Wanderers and Wonderers

The Saga of Erik the Red

This woodcut of Erik the Red was taken from the frontispiece of the 1688 Arngrímur Jónsson's Gronlandia.

This woodcut of Erik the Red was taken from the frontispiece of Arngrímur Jónsson’s Gronlandia (1688).

MECHANICSVILLE, Va.—The Saga of Erik the Red documents the first sustained European contacts with North America from the latter part of the tenth century to the beginning of the eleventh.

Lest anyone counters that the Norse left no permanent settlement in North America, I should point out that Greenland—the Earth’s largest island—is technically a part of the North American continent. The Norse may not have realized it at the time, and many U.S. geography students as well as FFVs (First Families of Virginia) may not want to acknowledge the truth, but it is.

Tectonically, Greenland is a part of the North American plate. Culturally, the indigenous Inuit had longstanding trade ties with their fellow Inuit as well as other native peoples in North America. It was an accident of history that Greenland, now governed by Denmark, was colonized by Europeans.

This accident brings us to The Saga of Erik the Red. Erik’s story (not the saga itself) begins with the expulsion of Erik’s father from Norway to Iceland on account of a manslaughter rap. Erik was similarly expelled from Iceland—the inciting incident that led to Erik’s relocation to Greenland. He finds it worthy of a colony and sends word back to Iceland to encourage others to settle there.

Erik engages in what twenty-first century scholars might call a disinformation campaign to promote the colony, much of which is capped by glaciers, with waters are full of icebergs and a very short growing season. But Erik called it Greenland because, “… men would be the more readily persuaded thither if the land had a good name (Saga of Erik the Red 1906, 17).”

The next phase of the story concerns Erik’s son, Leif, who was a member of Norwegian king Olaf Tryggvason’s court. While with King Olaf, Leif converted to Christianity and was dispatched by the king to Christianize the Norse living in the Greenland settlements. While on that voyage, Leif, off-course like his father, finds land to the west of Greenland. He briefly visits, where he finds “… self-sown wheat fields and vines … (25),” and a few marooned Norsemen. Leif rescued the marooned men and leaves for Greenland, where he begins his proselytizing efforts, but also plans a return to the land to the west.

The final phase of the story recounts the Vineland colonization efforts conducted by Leif, his brother Thorvald, and subsequently by Thorfinn Karlsefni.

Map of Norse Exploration

Map of the routes taken by several Norse explorers (intentional or otherwise) to North America in the tenth and eleventh centuries. Redrawn from other sources. Projection is Lambert Conformal Conic with standard parallels of 50 and 70 degrees North latitude. Nominal scale is 1:32,500,000.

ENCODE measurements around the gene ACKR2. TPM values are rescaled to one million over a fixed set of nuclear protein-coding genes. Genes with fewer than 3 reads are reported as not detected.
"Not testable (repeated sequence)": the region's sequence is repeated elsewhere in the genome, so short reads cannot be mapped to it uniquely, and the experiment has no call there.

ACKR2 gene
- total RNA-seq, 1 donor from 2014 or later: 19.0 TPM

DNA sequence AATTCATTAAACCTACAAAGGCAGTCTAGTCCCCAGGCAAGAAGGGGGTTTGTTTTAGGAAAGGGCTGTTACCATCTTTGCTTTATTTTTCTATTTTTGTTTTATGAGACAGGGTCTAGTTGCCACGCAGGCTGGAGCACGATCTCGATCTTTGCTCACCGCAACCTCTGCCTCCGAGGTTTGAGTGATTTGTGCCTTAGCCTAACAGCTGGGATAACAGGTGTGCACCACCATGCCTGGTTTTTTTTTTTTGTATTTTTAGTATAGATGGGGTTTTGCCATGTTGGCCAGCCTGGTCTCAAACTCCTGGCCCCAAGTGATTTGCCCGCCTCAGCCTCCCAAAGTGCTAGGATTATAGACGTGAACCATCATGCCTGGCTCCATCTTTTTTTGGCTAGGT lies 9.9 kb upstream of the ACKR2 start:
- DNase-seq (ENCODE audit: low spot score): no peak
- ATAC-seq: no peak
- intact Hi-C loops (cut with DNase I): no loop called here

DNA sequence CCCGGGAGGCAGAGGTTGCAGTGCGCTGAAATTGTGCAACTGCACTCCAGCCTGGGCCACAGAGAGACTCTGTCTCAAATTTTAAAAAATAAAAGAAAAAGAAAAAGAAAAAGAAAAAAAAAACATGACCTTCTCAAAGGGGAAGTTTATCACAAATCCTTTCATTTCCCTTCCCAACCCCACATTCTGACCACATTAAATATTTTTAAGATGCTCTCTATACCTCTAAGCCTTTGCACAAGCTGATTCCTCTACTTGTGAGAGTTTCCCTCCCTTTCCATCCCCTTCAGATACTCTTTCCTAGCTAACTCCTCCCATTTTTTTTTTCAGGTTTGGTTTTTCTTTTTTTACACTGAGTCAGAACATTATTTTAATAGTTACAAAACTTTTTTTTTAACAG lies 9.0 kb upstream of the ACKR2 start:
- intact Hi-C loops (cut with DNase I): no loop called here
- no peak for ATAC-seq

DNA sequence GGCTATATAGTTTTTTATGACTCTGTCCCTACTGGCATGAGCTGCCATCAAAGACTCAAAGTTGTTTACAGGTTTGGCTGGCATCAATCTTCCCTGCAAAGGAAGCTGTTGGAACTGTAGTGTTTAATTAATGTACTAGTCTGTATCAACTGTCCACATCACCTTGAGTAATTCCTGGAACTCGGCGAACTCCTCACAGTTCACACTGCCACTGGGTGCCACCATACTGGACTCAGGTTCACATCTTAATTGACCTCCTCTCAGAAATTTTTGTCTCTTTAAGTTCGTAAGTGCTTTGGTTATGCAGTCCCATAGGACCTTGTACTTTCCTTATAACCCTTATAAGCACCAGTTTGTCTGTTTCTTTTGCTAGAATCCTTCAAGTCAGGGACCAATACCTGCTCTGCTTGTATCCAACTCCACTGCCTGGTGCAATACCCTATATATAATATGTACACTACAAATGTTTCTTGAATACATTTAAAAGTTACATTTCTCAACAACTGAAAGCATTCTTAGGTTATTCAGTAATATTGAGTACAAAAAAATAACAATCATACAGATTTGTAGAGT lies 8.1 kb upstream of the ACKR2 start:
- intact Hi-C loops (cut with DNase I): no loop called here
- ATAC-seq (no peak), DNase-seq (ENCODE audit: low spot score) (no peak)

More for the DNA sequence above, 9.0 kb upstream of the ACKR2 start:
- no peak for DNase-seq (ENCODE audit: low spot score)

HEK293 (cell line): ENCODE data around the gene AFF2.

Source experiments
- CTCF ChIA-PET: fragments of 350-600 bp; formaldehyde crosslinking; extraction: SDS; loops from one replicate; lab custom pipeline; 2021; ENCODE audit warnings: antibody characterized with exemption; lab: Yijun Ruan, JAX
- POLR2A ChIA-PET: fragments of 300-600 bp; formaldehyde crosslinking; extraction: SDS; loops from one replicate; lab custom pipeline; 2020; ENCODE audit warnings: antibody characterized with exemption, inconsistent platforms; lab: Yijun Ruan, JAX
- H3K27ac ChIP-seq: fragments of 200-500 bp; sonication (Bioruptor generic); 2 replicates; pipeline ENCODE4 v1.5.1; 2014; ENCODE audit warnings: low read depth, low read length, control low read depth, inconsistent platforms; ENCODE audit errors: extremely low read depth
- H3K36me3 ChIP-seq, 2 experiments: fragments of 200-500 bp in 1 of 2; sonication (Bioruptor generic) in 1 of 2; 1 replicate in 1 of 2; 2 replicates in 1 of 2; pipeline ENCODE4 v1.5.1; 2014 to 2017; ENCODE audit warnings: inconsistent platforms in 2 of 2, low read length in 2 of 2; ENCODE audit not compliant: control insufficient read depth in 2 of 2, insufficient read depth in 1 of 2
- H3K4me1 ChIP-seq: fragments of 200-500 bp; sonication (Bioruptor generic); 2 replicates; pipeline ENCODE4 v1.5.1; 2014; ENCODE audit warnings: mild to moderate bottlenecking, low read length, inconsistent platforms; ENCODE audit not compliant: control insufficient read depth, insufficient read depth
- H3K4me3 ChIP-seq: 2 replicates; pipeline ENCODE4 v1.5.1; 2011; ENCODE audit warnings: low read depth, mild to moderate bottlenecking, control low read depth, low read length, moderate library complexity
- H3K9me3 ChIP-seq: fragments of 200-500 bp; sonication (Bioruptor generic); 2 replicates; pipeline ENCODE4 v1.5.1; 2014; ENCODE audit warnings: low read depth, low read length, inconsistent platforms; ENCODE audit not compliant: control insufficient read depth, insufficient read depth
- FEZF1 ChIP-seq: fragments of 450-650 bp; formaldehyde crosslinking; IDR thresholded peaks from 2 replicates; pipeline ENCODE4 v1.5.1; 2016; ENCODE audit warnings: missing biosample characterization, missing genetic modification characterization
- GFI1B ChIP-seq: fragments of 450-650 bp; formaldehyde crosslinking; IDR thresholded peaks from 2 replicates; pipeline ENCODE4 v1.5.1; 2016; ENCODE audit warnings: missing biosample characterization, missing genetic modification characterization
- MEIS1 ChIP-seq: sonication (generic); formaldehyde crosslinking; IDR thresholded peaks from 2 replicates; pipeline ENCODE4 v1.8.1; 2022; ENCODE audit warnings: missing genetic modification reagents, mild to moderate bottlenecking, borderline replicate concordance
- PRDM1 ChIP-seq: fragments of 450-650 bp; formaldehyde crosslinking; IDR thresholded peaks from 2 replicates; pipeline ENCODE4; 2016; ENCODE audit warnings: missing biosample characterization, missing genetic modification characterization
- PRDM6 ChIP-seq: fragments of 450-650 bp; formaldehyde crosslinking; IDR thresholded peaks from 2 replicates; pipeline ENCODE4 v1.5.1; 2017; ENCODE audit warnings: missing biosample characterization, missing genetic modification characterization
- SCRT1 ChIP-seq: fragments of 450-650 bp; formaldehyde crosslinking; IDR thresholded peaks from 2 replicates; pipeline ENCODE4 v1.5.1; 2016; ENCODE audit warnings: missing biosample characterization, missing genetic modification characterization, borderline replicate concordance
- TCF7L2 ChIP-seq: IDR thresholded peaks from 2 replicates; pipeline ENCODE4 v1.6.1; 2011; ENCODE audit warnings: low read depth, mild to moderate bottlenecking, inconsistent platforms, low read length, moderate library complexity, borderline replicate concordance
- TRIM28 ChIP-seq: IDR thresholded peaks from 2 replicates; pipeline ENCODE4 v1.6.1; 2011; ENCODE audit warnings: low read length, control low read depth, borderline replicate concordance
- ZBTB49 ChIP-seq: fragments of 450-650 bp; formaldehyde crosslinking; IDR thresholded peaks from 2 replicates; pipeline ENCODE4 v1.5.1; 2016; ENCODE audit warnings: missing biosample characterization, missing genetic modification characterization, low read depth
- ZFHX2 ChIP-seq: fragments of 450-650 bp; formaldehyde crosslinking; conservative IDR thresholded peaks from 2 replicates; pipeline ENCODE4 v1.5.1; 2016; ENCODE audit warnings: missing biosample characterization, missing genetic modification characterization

On one hand the saga is fascinating, although the prose translation probably loses much of the drama and poetry that a story meant to be transmitted orally should carry.

But what is more troublesome—for me, at least—is the mishmash of genealogy, history, and magic that runs through the saga.

The genealogical aspect is the biggest hurdle to following the story. There are a profusion of names, many of which are similar, which—despite several readings—makes it hard for me to keep track of the key players and the related narrative threads.

Another problem is, being that the saga was not meant to serve as a geographical guide, essential detail about locations of Vinland and related sites visited or settled by the Norse is omitted. The lack of detail has inspired centuries of searches for the sites of the Norse settlements in the so-called “New World.” While diligent archaeological research has identified some settlement sites, such as L’Anse aux Meadows in Newfoundland (Wallace 2009), most purported sites remain highly controversial.

The saga strikes me as at its best when it focuses on the drama of the human endeavor called exploration. The storms, conflict, illness, and death—even its conjurings of oracles and ghosts—that run through the narrative should make The Saga of Eric the Red a tale that will be remembered long after drier, more academic histories have been pulled from library shelves and pulped.

REFERENCES

“The Saga of Eric the Red.” 1906. Translated by Arthur Middleton Reeves. In The Northmen, Columbus and Cabot, 985-1503: The Voyages of the Northmen, edited by Julius E. Olson and Edward Gaylord Bourne, 14-44. New York: Charles Scribner’s Sons.

Wallace, Birgitta. 2009. “L’Anse Aux Meadows, Leif Eriksson’s Home in Vinland.” Journal of the North Atlantic no. 2 (sp2):114-125. doi: 10.3721/037.002.s212.

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